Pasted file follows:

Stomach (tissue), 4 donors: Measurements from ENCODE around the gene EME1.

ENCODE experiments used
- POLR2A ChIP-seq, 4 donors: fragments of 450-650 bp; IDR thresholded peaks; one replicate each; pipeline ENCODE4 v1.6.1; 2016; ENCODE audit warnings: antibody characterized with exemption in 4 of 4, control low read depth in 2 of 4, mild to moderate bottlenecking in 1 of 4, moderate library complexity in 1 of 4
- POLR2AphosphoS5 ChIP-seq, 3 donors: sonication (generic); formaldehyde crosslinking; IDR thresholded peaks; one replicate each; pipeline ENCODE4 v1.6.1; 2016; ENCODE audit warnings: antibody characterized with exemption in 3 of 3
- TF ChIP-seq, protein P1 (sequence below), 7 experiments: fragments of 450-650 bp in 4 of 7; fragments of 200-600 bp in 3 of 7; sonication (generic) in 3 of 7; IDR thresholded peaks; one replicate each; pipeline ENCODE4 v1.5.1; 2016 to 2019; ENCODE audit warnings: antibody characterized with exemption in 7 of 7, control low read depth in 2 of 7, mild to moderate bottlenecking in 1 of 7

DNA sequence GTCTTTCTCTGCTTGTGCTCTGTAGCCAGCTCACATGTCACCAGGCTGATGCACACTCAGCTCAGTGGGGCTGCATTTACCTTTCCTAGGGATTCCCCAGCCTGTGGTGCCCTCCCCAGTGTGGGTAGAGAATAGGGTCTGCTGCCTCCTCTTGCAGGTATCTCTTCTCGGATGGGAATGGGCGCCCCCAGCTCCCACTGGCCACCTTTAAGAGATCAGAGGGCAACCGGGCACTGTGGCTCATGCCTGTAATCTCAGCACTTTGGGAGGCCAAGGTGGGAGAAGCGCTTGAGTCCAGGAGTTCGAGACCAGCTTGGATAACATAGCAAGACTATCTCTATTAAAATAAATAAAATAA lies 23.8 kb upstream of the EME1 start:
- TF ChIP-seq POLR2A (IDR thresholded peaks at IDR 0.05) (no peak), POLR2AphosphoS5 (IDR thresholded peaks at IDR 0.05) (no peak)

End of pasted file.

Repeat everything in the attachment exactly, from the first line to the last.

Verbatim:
Stomach (tissue), 4 donors: Measurements from ENCODE around the gene EME1.

ENCODE experiments used
- POLR2A ChIP-seq, 4 donors: fragments of 450-650 bp; IDR thresholded peaks; one replicate each; pipeline ENCODE4 v1.6.1; 2016; ENCODE audit warnings: antibody characterized with exemption in 4 of 4, control low read depth in 2 of 4, mild to moderate bottlenecking in 1 of 4, moderate library complexity in 1 of 4
- POLR2AphosphoS5 ChIP-seq, 3 donors: sonication (generic); formaldehyde crosslinking; IDR thresholded peaks; one replicate each; pipeline ENCODE4 v1.6.1; 2016; ENCODE audit warnings: antibody characterized with exemption in 3 of 3
- TF ChIP-seq, protein P1 (sequence below), 7 experiments: fragments of 450-650 bp in 4 of 7; fragments of 200-600 bp in 3 of 7; sonication (generic) in 3 of 7; IDR thresholded peaks; one replicate each; pipeline ENCODE4 v1.5.1; 2016 to 2019; ENCODE audit warnings: antibody characterized with exemption in 7 of 7, control low read depth in 2 of 7, mild to moderate bottlenecking in 1 of 7

DNA sequence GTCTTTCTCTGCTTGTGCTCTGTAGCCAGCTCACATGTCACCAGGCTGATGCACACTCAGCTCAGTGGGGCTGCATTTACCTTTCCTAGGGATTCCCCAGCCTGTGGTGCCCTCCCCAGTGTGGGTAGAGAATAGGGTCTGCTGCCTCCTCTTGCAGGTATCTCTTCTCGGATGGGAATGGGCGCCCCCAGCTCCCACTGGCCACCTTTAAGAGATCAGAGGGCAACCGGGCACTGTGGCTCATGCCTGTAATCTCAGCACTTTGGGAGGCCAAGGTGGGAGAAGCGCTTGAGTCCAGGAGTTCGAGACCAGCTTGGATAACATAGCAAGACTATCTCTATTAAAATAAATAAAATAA lies 23.8 kb upstream of the EME1 start:
- TF ChIP-seq POLR2A (IDR thresholded peaks at IDR 0.05) (no peak), POLR2AphosphoS5 (IDR thresholded peaks at IDR 0.05) (no peak)